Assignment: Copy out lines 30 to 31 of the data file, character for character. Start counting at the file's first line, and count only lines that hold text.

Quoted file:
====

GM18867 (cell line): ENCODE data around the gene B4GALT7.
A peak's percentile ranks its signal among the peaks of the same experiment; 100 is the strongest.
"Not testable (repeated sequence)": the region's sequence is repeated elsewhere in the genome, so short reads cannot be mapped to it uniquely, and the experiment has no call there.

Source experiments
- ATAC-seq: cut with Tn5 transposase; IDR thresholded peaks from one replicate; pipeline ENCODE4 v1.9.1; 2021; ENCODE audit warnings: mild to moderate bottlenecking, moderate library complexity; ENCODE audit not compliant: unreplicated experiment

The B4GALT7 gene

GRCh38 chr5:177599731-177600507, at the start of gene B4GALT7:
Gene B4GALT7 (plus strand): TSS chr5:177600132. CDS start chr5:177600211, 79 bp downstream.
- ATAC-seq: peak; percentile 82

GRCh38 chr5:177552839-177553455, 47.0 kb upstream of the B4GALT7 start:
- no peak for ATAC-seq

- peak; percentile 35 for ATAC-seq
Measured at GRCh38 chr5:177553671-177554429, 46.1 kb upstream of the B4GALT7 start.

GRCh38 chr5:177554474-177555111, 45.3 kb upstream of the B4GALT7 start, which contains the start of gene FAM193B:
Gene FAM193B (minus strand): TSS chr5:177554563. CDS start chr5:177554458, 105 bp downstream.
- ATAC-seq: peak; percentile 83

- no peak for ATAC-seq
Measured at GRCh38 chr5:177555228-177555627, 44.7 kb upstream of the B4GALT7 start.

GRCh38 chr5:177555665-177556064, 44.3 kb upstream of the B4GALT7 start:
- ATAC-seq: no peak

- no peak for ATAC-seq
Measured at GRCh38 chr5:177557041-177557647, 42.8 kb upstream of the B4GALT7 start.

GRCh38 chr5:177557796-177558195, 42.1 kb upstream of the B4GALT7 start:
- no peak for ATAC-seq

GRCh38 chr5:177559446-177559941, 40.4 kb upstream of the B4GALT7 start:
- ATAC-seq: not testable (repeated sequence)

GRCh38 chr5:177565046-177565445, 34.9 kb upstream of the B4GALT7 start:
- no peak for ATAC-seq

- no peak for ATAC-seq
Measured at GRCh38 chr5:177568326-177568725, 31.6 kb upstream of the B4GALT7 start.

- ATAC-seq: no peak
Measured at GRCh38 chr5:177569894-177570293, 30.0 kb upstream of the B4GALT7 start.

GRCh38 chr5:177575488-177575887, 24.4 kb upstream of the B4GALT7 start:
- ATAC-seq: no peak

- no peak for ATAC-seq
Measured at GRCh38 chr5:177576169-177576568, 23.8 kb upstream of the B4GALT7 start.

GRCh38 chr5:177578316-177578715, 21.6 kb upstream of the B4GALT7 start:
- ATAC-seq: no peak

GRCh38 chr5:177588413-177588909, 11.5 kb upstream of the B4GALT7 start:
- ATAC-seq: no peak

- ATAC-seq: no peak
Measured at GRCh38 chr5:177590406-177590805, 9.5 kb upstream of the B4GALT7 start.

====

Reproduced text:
Measured at GRCh38 chr5:177568326-177568725, 31.6 kb upstream of the B4GALT7 start.

- ATAC-seq: no peak